This is not the first time a high ranking DHHS official left the department for a private-sector job related to his or her government duties or the first time that WellCare has been involved.
Carol Steckel, who was hired in 2013 as the state's Medicaid director and for a time led the state's Medicaid reform efforts, went to work for Florida-based WellCare last September. In November, Paul Guthery, an IT supervisor in DHHS, left to work for a computer vendor for the state's Medicaid system that he had helped oversee as a government employee.
Spending more time with family
The high-profile departures in 2013 so worried lawmakers that members of the state House began developing legislation to prevent government administrators from going to work at companies they might have overseen. Although that bill cleared a key House committee, it never made it to a floor vote. A companion bill was introduced in the state Senate but was never heard in committee.
It's unclear whether Peal's move would have fallen under those proposed prohibitions as they were drafted, but lawmakers say it should.
"It's a perfect example of what we're trying to make sure we don't see happen," said Rep. Julia Howard, R-Davie.
Howard called such moves from state government into the private sector "an unfair trade practice" and vowed to bring back the revolving-door legislation next session.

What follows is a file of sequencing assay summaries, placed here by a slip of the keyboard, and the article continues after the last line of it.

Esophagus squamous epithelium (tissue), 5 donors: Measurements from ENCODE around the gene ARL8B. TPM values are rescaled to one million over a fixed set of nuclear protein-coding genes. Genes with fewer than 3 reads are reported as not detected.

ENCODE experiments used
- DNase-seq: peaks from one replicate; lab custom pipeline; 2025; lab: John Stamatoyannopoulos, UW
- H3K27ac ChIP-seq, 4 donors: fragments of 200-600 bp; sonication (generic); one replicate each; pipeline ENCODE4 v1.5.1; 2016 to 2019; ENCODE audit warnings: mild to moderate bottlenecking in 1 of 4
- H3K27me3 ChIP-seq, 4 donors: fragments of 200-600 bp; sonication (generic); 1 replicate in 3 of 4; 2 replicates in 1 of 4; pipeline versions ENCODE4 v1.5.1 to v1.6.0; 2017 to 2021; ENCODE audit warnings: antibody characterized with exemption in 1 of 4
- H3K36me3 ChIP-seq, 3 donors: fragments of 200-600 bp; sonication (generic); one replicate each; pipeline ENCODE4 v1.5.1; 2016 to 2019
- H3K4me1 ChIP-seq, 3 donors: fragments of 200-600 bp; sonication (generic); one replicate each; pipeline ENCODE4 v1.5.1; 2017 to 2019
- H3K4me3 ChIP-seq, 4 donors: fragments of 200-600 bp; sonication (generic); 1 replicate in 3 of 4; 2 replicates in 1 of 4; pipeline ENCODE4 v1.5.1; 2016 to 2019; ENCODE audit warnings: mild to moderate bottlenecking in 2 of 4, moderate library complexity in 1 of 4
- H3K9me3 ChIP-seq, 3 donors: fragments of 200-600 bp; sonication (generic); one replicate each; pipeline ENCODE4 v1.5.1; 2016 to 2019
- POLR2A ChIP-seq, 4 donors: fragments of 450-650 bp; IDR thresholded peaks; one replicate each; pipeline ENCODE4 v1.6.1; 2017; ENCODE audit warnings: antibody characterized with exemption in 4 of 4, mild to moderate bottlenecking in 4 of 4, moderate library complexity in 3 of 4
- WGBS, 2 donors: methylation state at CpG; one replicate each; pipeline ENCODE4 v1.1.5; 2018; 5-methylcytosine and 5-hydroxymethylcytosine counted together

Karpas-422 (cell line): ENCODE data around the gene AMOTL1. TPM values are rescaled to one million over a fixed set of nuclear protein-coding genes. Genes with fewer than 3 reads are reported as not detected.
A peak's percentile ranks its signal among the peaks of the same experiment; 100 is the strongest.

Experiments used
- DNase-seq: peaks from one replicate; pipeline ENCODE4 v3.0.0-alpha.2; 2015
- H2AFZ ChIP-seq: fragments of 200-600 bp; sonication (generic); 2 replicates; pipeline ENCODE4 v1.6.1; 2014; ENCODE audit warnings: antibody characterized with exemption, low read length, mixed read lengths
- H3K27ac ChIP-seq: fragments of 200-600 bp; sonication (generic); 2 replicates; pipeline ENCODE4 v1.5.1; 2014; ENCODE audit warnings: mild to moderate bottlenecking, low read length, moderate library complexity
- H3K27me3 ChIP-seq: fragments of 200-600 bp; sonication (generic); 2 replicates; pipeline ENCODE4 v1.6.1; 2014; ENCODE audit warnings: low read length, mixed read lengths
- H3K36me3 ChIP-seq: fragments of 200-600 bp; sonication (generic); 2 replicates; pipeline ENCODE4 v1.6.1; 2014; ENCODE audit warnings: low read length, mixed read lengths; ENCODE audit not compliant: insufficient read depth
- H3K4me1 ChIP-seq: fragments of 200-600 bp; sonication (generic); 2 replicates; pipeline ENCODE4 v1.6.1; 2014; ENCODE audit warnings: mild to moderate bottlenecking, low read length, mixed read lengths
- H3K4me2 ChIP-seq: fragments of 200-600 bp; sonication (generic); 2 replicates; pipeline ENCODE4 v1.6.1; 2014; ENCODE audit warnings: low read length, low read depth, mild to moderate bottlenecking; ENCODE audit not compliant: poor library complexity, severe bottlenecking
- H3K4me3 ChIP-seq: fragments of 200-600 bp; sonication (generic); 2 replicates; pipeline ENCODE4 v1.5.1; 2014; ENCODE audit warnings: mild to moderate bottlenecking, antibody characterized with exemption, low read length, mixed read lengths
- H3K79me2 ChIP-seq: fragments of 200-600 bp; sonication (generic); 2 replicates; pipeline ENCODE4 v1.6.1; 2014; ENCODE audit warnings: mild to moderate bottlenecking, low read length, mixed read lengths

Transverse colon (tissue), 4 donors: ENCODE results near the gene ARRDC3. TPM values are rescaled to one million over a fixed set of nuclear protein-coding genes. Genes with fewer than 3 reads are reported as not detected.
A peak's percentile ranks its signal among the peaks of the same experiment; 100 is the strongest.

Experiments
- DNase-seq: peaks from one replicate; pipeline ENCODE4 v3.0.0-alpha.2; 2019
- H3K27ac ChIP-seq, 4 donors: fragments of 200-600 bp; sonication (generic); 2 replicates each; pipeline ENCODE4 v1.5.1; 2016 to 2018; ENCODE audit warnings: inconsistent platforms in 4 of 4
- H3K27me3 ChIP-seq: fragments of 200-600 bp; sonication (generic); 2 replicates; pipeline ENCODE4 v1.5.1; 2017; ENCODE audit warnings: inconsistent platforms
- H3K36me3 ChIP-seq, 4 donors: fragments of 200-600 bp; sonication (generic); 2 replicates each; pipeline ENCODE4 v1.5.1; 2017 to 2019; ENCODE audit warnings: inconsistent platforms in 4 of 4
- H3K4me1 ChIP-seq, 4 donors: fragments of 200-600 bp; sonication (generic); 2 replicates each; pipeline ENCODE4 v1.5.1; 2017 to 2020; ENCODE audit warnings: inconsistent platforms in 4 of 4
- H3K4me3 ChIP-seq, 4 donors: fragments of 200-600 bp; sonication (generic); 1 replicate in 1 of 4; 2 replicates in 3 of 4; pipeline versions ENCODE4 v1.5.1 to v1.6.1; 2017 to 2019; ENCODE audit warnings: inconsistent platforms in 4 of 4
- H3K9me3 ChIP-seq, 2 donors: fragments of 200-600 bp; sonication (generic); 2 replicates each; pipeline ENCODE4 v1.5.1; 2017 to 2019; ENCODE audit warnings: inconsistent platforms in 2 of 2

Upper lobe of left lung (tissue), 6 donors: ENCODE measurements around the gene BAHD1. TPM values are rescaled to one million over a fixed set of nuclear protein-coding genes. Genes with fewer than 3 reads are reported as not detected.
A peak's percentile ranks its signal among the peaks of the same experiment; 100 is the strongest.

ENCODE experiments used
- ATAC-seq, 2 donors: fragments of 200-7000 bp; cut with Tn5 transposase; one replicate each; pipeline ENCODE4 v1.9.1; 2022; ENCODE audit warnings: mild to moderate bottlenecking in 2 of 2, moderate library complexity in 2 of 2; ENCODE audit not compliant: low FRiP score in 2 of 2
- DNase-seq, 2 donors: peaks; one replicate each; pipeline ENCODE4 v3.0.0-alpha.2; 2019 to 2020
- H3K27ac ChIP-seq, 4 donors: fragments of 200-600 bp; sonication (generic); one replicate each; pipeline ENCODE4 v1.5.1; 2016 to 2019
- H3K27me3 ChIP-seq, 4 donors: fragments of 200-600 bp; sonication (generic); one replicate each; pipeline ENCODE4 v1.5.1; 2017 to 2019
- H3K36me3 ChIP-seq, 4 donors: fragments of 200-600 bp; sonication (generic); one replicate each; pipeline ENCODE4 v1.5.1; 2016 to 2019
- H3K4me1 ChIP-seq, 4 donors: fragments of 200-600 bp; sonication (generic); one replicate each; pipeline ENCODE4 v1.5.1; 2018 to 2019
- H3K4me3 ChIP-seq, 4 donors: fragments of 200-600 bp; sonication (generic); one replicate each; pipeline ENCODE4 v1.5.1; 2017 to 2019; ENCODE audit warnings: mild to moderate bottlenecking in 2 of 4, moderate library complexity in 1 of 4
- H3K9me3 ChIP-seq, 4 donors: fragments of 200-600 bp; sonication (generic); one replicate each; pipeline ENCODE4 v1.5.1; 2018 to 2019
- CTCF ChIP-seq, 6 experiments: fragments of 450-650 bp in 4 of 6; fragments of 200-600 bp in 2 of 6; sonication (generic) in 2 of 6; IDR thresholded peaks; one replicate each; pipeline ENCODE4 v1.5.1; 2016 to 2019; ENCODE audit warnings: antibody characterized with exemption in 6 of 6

"You're going to continue to see this happen until this legislation passes," Howard said.
Good government activists agree.
"It raises issues about people providing a corporation with an advantage in the process and perhaps disadvantaging the people of North Carolina," said Jane Pinsky, director of the N.C. Coalition for Lobbying and Government Report. "We need to stop a revolving door in North Carolina that goes business to government, government to business. It so undermines people's confidence in state government."
Peal garnered attention when she was first hired to a $95,000-per-year policy position due to her campaign donations to McCrory, ties to conservative causes, including anti-abortion groups, and what some believed to be a resume light on health policy.
In a news release that was issued Tuesday, DHHS leaders announced Peal's departure and praised her work.
"Working with doctors, hospitals and other health care providers and stakeholders across the state, DHHS will continue to pursue our Medicaid Reform plan. Our plan is based on an ACO model that is right for North Carolina, puts patients first and ensures a more predictable Medicaid budget," Medicaid director Dr. Robin Cummings said in the release.
That statement did not name Peal's new employer, saying only that she wanted to "pursue an opportunity in the private sector that will allow her to spend more time with her family."
Julia Adams, a lobbyist for the Arc of North Carolina, which advocates on behalf those with developmental disabilities, said her group has pushed for the plan put forward by McCrory and largely reflected in a measure passed by the state House.
"We have real concerns over managed care being the only option," Adams said.
Although she has been working for the governor's position, Peal now brings a great deal of inside knowledge about how those plans were developed, their potential weaknesses and best arguments for and against with her to the private sector.
"We are concerned that she took the playbook with her," Adams said.